Some peptides have a lot of published scientific research behind them. They were developed for medical use and because of their success, found their way into antiaging cosmeceuticals. Copper peptide falls into this group since it has been studied and employed in wound healing since the 1970s. Palmitoyl pentapeptide also falls into this group. Doctors were already prescribing Strivectin-SD for stretch mark and scar removal when clinical studies of its superior wrinkle-reducing properties were presented at the 20th World Congress of Dermatology in 2002.
Other peptides have been developed within the cosmetic industry and quickly brought to market. The companies are careful to make no medical claims in order to avoid the lengthy FDA review process for a drug. Argiriline, a.k.a. acetyl hexapeptide-3, falls into this group. There is a lot of anecdotal evidence that, similar to Botox, it reduces a muscle's ability to tense and form deep lines of expression. Customer reviews are quite positive and more companies are incorporating the ingredient into their treatment lines.
In the third group are peptides that are very new or are proprietary and not widely available. Dr. Nicholas Perricone's neuropeptide creams fall into this category. His neuropeptide variants all contain the prefix "CL". No research labs I could locate are studying or making the CL variants. Of course, as we saw above in the case of palmitoyl pentatpeptide, he may have just given an already known neuropeptide a different name.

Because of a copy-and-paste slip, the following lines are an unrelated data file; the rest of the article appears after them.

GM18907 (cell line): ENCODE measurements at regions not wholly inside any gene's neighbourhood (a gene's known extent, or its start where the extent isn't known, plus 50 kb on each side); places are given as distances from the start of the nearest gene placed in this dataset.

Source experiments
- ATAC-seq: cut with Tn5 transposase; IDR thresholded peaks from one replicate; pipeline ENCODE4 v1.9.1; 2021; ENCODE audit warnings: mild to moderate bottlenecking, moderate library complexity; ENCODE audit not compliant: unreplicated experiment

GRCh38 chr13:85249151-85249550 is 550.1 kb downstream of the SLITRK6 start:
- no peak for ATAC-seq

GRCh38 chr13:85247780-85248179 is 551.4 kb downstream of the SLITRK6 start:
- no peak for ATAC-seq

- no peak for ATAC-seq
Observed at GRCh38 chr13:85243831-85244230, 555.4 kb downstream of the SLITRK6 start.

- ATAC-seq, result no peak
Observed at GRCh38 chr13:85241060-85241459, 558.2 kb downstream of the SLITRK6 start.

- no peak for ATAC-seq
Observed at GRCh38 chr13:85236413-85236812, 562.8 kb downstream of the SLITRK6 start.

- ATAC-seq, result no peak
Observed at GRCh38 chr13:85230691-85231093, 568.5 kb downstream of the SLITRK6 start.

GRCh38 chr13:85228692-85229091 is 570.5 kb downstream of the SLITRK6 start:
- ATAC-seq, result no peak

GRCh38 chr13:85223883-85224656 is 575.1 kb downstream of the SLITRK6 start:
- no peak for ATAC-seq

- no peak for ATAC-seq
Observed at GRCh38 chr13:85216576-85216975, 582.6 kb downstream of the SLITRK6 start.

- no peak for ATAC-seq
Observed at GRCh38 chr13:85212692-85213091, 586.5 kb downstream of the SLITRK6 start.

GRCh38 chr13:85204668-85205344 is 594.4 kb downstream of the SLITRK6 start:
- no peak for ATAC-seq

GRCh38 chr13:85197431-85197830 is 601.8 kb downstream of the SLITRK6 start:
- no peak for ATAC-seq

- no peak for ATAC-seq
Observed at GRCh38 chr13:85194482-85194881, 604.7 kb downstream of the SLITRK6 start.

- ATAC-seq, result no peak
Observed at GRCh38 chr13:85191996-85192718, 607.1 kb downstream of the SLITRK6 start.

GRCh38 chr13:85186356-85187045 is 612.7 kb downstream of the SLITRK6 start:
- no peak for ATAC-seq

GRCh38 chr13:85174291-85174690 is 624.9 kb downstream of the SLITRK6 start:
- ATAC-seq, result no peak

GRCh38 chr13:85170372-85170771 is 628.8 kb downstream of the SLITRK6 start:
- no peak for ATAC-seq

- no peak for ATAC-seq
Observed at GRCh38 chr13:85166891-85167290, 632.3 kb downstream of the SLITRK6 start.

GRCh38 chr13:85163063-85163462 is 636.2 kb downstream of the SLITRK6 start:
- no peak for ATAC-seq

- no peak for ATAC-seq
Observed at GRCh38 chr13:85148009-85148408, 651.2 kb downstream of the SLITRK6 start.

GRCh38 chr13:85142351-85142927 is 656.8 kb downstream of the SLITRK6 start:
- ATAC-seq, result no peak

The consumer has little to go on except Dr. Perricone's word. That is, unless you consider his track record and broad following. He hasn't yet failed to deliver. His previous antiaging developments have met with broad acclaim and his three books have been on the New York Times Bestseller list.
Dr. Perricone explains his work with neuropeptides in his third book "The Perricone Promise" thus. "In 'The Wrinkle Cure' and 'The Perricone Prescription', I introduced a major theme of my research: the Inflammation-Disease-Aging Connection. Because inflammation is a great contributor to accelerated aging, it has been an important focus of my ongoing scientific research. And we now know that neuropeptides and peptides play an important role in mediating inflammation."
Jean Bowler has been a fitness freak all her life. She has danced and taught ballet and been a personal trainer. Additionally she has sold skin care and nutrition products. Her articles on antiaging skin care products and cosmetic procedures, diet and nutriion, hair loss and more are available at http://www.ageless-beauty.com